The 2007 vintage seems to have been more successful for the white wines than for the red wines. I am using the word "seems" because eventually time will tell. As Beverley Blanning MW comments in Decanter: "The wines certainly have lovely pure and delicate Sauvignon-dominant fruit - perfect for early drinking - but it's not clear if they have the acidity or fruit concentration to be long-lived."
This week I tasted four white 2007s, some meant to be drunk early (or at least not after a long period of cellaring), some also fit for the longer term. And yes, all four showed "Sauvignon-dominant fruit".
1. Château Roquefort 2007, Bordeaux blanc sec. Meant for early drinking (2008 - 2010). A very good continuation after the delicious Roquefort 2006. The 2007 (still) comes across lean and clean - especially compared to the somewhat broader 2006 - and with a little youthful sweetness in the nose. In the mouth the 2007 is very refreshing showing a little more acidity than the 2006. Lovely wine, again.
2. Château Reynon 2007, Bordeaux blanc sec. Quite famous white Bordeaux from Denis Dubourdieu. I can see this is a good wine, but I do not like it. At least not in this stage. It displays (no, it shouts out) very animal Sauvignon characteristics that makes me visualise dampy armpits. Even in the mouth it is still stinky, so that's quite an accomplishment. Besides that the wine seems 'well made' (terrible thing to say, something like an 'interesting' wine).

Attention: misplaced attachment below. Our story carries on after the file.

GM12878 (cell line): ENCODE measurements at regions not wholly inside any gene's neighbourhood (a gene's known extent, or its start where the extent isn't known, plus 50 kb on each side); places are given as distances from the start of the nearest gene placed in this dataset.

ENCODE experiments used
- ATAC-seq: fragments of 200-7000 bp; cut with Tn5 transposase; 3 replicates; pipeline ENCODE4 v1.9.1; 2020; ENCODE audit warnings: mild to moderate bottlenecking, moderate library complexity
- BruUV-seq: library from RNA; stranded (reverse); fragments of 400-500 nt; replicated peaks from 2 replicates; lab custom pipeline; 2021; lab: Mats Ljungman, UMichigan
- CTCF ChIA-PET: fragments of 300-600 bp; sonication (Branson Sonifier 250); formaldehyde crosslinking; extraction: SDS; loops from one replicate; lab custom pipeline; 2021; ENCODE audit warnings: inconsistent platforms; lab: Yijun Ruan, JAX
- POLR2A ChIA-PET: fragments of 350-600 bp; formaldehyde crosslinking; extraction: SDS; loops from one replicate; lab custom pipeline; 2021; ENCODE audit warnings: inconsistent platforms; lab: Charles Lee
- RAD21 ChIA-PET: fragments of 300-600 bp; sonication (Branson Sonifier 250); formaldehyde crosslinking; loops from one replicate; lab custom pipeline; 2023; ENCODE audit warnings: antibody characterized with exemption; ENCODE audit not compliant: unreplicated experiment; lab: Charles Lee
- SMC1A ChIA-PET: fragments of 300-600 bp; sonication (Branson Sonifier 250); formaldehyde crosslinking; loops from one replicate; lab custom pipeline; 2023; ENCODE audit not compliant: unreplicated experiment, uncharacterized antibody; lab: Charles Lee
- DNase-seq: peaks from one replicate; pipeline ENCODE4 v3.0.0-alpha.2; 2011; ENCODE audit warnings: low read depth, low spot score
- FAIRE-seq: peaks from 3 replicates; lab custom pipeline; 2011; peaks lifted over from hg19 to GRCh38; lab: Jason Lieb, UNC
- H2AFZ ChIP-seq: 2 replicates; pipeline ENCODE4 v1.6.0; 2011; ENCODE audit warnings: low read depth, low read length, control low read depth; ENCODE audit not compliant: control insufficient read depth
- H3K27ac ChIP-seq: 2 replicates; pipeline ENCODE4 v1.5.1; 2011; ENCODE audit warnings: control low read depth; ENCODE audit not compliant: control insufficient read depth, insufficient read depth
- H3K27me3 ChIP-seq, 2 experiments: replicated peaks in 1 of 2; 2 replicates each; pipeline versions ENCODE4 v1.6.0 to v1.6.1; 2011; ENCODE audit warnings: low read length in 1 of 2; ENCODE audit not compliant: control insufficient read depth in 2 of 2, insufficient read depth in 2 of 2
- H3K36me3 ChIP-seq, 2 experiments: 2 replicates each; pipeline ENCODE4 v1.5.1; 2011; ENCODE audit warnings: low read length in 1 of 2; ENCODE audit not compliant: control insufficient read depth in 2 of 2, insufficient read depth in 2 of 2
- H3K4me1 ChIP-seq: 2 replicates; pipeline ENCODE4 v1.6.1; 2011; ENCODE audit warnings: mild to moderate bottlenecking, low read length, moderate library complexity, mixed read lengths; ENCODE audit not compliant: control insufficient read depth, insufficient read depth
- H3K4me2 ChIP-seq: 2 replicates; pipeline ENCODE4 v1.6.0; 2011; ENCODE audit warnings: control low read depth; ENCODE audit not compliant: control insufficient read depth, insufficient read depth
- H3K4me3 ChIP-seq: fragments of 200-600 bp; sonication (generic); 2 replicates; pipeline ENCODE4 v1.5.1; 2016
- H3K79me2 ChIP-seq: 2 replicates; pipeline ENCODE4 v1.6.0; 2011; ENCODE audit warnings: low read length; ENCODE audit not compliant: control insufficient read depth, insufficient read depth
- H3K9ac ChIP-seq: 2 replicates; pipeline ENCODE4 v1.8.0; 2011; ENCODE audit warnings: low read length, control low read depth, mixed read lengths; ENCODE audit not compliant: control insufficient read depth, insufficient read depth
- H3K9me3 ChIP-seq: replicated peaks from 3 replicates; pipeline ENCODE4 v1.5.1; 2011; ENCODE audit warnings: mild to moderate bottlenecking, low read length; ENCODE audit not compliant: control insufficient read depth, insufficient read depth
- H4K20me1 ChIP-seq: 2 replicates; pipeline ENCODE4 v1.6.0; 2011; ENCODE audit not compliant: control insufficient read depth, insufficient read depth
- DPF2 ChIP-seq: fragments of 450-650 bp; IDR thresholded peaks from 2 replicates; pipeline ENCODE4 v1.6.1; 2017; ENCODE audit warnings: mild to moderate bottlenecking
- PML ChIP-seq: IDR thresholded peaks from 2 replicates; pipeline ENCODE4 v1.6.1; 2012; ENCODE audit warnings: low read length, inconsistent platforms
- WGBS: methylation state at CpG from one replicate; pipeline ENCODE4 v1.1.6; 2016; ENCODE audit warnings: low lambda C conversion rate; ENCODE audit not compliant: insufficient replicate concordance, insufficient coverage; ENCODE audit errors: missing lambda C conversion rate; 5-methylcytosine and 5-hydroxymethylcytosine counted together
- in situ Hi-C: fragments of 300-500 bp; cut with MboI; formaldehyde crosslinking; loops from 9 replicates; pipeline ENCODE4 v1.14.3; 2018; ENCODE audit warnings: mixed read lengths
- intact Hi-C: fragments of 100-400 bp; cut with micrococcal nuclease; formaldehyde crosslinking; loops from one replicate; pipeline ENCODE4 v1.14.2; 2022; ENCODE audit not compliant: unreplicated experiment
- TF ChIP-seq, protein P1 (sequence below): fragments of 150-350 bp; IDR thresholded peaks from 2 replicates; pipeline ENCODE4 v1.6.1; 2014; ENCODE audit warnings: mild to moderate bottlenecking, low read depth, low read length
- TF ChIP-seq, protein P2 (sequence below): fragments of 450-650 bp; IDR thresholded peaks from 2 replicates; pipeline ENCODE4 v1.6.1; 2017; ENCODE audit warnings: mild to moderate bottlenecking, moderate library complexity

3. R de Rieussec 2007, Bordeaux blanc sec. The dry white wine from Château Rieussec (Sauternes). For two reasons I had expected a great wine: 1) Château Rieussec is always very good and 2) I expected more or less the same style as from "Le G de Giraud", the fabulous dry white from Château Giraud (also Sauternes). But the R de Rieussec came across more average. It is definitely good, but not special. It lacked some concentration. Not a wine that I do mind drinking, it is nice and in a modest way complete, but just not really convincing.
4. Château Couhins 2007, Cru Classé de Graves, Pessac-Léognan. Wow! (to start with). I was alerted by Decanter, they were enthusiastic about this wine. Couhins is separated from the better known Château Couhins-Lurton in 1968. Since then the new owner, the agricultural research centre INRA, used this property for... agricultural research. And the agricultural researchers themselves drunk the wines (part of the research probably). But since a few years Couhins is sold through the Place de Bordeaux. The 2007 is impressive, especially when looking at its price-quality ratio. The wine has a rich yet soft texture with inciting beams of acidity shooting through - every corner of the mouth is touched. The nose, like Reynon, has some animal treats, but it remains at the good side here. Some oak can be sensed (on the tongue), but that is nicely interwoven with the fruit. A graceful wine with plenty of concentration. Rich and complete. Spirited!
I tasted these wines to decide with which I would (continue to) 'work'. I made my decisions. And should you be curious to actually taste the chosen ones, please feel free to visit my shop. Besides the Roquefort and Couhins you will only encounter wines that, like Roquefort and Couhins, are truly worth being uncorked.